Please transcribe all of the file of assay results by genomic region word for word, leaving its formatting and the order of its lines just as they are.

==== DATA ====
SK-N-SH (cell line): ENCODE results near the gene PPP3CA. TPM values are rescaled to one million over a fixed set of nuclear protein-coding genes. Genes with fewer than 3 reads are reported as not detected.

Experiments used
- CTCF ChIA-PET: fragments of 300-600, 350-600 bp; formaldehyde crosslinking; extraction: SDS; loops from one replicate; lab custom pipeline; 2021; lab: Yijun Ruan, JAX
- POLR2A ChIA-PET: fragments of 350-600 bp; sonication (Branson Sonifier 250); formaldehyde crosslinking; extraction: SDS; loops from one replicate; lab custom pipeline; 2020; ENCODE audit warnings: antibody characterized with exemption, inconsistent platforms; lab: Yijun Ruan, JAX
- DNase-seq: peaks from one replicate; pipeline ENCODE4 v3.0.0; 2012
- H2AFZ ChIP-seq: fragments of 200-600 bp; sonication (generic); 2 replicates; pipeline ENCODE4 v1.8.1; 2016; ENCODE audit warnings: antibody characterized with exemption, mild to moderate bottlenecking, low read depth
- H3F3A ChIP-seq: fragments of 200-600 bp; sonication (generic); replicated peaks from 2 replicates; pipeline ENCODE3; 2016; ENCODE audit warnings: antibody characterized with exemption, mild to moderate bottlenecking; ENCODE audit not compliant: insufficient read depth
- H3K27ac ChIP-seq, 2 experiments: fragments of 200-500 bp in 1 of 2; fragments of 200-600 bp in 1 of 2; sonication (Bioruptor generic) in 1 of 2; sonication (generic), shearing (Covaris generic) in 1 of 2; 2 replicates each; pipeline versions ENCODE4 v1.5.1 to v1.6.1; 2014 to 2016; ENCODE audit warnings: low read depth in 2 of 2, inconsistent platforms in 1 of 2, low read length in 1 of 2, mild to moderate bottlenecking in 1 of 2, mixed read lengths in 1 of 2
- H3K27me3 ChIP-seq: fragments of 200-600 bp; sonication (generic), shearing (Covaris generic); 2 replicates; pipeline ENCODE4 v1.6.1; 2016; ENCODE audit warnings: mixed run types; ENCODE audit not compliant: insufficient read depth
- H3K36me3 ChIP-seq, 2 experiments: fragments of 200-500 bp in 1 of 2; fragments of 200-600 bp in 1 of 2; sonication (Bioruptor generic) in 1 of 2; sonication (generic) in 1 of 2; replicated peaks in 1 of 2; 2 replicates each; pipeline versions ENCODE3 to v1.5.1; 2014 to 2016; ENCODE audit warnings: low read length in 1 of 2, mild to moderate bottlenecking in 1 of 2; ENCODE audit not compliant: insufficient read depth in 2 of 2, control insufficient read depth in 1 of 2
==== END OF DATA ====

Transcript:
SK-N-SH (cell line): ENCODE results near the gene PPP3CA. TPM values are rescaled to one million over a fixed set of nuclear protein-coding genes. Genes with fewer than 3 reads are reported as not detected.

Experiments used
- CTCF ChIA-PET: fragments of 300-600, 350-600 bp; formaldehyde crosslinking; extraction: SDS; loops from one replicate; lab custom pipeline; 2021; lab: Yijun Ruan, JAX
- POLR2A ChIA-PET: fragments of 350-600 bp; sonication (Branson Sonifier 250); formaldehyde crosslinking; extraction: SDS; loops from one replicate; lab custom pipeline; 2020; ENCODE audit warnings: antibody characterized with exemption, inconsistent platforms; lab: Yijun Ruan, JAX
- DNase-seq: peaks from one replicate; pipeline ENCODE4 v3.0.0; 2012
- H2AFZ ChIP-seq: fragments of 200-600 bp; sonication (generic); 2 replicates; pipeline ENCODE4 v1.8.1; 2016; ENCODE audit warnings: antibody characterized with exemption, mild to moderate bottlenecking, low read depth
- H3F3A ChIP-seq: fragments of 200-600 bp; sonication (generic); replicated peaks from 2 replicates; pipeline ENCODE3; 2016; ENCODE audit warnings: antibody characterized with exemption, mild to moderate bottlenecking; ENCODE audit not compliant: insufficient read depth
- H3K27ac ChIP-seq, 2 experiments: fragments of 200-500 bp in 1 of 2; fragments of 200-600 bp in 1 of 2; sonication (Bioruptor generic) in 1 of 2; sonication (generic), shearing (Covaris generic) in 1 of 2; 2 replicates each; pipeline versions ENCODE4 v1.5.1 to v1.6.1; 2014 to 2016; ENCODE audit warnings: low read depth in 2 of 2, inconsistent platforms in 1 of 2, low read length in 1 of 2, mild to moderate bottlenecking in 1 of 2, mixed read lengths in 1 of 2
- H3K27me3 ChIP-seq: fragments of 200-600 bp; sonication (generic), shearing (Covaris generic); 2 replicates; pipeline ENCODE4 v1.6.1; 2016; ENCODE audit warnings: mixed run types; ENCODE audit not compliant: insufficient read depth
- H3K36me3 ChIP-seq, 2 experiments: fragments of 200-500 bp in 1 of 2; fragments of 200-600 bp in 1 of 2; sonication (Bioruptor generic) in 1 of 2; sonication (generic) in 1 of 2; replicated peaks in 1 of 2; 2 replicates each; pipeline versions ENCODE3 to v1.5.1; 2014 to 2016; ENCODE audit warnings: low read length in 1 of 2, mild to moderate bottlenecking in 1 of 2; ENCODE audit not compliant: insufficient read depth in 2 of 2, control insufficient read depth in 1 of 2